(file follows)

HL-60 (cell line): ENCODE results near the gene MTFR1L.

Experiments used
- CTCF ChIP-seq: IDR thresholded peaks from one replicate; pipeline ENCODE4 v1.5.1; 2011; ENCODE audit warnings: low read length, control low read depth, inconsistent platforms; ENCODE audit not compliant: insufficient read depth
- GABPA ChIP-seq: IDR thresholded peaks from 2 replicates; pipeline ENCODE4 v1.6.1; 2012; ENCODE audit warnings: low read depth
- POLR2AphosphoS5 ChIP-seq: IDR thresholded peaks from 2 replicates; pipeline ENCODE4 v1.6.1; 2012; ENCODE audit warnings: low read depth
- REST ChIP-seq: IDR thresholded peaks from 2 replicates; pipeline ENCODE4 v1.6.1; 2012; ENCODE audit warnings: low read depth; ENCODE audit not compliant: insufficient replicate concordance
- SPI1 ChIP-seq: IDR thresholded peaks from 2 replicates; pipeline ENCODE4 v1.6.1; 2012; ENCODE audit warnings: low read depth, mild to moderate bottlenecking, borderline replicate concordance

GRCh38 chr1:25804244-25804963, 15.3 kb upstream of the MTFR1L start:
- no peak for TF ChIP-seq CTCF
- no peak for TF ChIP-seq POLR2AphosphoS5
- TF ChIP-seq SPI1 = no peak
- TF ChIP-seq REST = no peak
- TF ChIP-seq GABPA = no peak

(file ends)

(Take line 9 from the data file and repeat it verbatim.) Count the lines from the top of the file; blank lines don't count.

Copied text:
- no peak for TF ChIP-seq CTCF